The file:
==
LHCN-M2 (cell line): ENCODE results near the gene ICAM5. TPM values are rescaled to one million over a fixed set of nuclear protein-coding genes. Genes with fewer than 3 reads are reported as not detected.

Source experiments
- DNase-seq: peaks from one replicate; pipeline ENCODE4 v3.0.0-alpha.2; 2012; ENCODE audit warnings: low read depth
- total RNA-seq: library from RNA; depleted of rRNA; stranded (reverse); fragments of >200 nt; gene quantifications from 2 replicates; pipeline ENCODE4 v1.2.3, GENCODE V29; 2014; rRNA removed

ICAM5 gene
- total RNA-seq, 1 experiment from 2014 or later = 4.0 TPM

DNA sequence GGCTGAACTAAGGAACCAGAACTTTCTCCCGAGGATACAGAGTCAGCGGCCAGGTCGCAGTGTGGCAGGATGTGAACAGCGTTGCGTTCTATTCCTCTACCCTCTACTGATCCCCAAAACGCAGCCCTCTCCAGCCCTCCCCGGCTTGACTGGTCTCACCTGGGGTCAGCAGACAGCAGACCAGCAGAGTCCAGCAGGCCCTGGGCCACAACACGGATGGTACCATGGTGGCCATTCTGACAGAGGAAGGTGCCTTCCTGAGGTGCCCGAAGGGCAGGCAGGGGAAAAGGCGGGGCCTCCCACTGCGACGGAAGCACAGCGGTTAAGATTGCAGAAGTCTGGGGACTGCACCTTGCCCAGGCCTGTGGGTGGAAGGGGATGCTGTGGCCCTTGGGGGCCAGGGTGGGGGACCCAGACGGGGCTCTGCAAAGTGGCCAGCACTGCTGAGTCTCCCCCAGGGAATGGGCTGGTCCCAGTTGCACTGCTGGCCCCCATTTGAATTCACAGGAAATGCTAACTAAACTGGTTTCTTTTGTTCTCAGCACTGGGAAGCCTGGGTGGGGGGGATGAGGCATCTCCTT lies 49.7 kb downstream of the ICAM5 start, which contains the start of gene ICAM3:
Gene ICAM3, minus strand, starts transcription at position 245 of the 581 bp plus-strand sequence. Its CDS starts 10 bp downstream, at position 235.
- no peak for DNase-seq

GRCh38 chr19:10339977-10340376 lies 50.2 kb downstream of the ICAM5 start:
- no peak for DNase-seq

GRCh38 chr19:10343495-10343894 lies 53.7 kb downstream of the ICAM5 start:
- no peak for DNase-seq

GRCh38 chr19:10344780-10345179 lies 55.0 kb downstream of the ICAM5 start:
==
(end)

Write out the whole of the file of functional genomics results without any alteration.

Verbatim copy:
LHCN-M2 (cell line): ENCODE results near the gene ICAM5. TPM values are rescaled to one million over a fixed set of nuclear protein-coding genes. Genes with fewer than 3 reads are reported as not detected.

Source experiments
- DNase-seq: peaks from one replicate; pipeline ENCODE4 v3.0.0-alpha.2; 2012; ENCODE audit warnings: low read depth
- total RNA-seq: library from RNA; depleted of rRNA; stranded (reverse); fragments of >200 nt; gene quantifications from 2 replicates; pipeline ENCODE4 v1.2.3, GENCODE V29; 2014; rRNA removed

ICAM5 gene
- total RNA-seq, 1 experiment from 2014 or later = 4.0 TPM

DNA sequence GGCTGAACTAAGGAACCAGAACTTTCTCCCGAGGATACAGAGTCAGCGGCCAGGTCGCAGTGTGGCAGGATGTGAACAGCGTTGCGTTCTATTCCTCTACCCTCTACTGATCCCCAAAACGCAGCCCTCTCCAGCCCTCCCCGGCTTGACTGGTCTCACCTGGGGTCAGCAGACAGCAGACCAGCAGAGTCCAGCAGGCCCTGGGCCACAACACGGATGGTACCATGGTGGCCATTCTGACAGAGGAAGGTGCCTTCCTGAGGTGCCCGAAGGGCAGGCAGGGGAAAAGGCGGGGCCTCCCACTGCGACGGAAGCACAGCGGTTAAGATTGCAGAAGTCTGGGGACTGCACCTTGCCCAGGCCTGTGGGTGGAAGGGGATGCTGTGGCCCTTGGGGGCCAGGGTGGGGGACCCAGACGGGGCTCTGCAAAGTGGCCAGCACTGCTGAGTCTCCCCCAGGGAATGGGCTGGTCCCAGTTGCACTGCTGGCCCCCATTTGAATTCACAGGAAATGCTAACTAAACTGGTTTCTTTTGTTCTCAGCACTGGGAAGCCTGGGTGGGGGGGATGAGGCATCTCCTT lies 49.7 kb downstream of the ICAM5 start, which contains the start of gene ICAM3:
Gene ICAM3, minus strand, starts transcription at position 245 of the 581 bp plus-strand sequence. Its CDS starts 10 bp downstream, at position 235.
- no peak for DNase-seq

GRCh38 chr19:10339977-10340376 lies 50.2 kb downstream of the ICAM5 start:
- no peak for DNase-seq

GRCh38 chr19:10343495-10343894 lies 53.7 kb downstream of the ICAM5 start:
- no peak for DNase-seq

GRCh38 chr19:10344780-10345179 lies 55.0 kb downstream of the ICAM5 start: